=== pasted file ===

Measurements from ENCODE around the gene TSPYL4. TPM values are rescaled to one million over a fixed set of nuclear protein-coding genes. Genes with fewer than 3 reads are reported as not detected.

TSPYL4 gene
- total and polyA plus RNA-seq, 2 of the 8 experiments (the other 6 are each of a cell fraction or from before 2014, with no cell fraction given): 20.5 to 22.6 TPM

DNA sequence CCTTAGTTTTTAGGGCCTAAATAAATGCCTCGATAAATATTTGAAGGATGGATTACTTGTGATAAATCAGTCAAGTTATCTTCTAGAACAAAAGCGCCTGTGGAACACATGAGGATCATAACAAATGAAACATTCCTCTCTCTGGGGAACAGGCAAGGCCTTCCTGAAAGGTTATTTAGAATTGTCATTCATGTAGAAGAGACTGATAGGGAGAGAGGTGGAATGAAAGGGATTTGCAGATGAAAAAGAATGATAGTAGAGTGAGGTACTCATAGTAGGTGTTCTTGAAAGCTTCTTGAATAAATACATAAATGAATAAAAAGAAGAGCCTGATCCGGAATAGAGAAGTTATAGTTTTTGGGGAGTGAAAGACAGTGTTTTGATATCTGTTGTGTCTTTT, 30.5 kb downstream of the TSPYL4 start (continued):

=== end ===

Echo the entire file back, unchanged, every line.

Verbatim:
Measurements from ENCODE around the gene TSPYL4. TPM values are rescaled to one million over a fixed set of nuclear protein-coding genes. Genes with fewer than 3 reads are reported as not detected.

TSPYL4 gene
- total and polyA plus RNA-seq, 2 of the 8 experiments (the other 6 are each of a cell fraction or from before 2014, with no cell fraction given): 20.5 to 22.6 TPM

DNA sequence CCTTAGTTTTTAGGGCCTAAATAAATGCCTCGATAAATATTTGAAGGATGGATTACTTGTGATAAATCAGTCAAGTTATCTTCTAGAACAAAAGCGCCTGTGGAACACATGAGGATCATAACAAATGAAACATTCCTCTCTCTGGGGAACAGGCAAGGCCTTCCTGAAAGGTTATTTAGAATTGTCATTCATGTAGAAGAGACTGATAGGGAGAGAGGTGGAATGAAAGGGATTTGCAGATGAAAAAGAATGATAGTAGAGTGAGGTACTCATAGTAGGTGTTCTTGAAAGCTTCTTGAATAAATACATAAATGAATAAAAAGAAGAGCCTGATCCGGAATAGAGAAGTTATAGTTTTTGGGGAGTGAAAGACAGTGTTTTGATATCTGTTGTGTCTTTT, 30.5 kb downstream of the TSPYL4 start (continued):